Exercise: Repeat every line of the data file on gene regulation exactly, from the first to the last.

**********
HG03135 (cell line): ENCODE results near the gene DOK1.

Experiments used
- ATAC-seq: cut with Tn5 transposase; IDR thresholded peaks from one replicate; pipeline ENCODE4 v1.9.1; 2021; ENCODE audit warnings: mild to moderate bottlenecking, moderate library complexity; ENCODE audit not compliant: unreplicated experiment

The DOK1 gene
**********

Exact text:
HG03135 (cell line): ENCODE results near the gene DOK1.

Experiments used
- ATAC-seq: cut with Tn5 transposase; IDR thresholded peaks from one replicate; pipeline ENCODE4 v1.9.1; 2021; ENCODE audit warnings: mild to moderate bottlenecking, moderate library complexity; ENCODE audit not compliant: unreplicated experiment

The DOK1 gene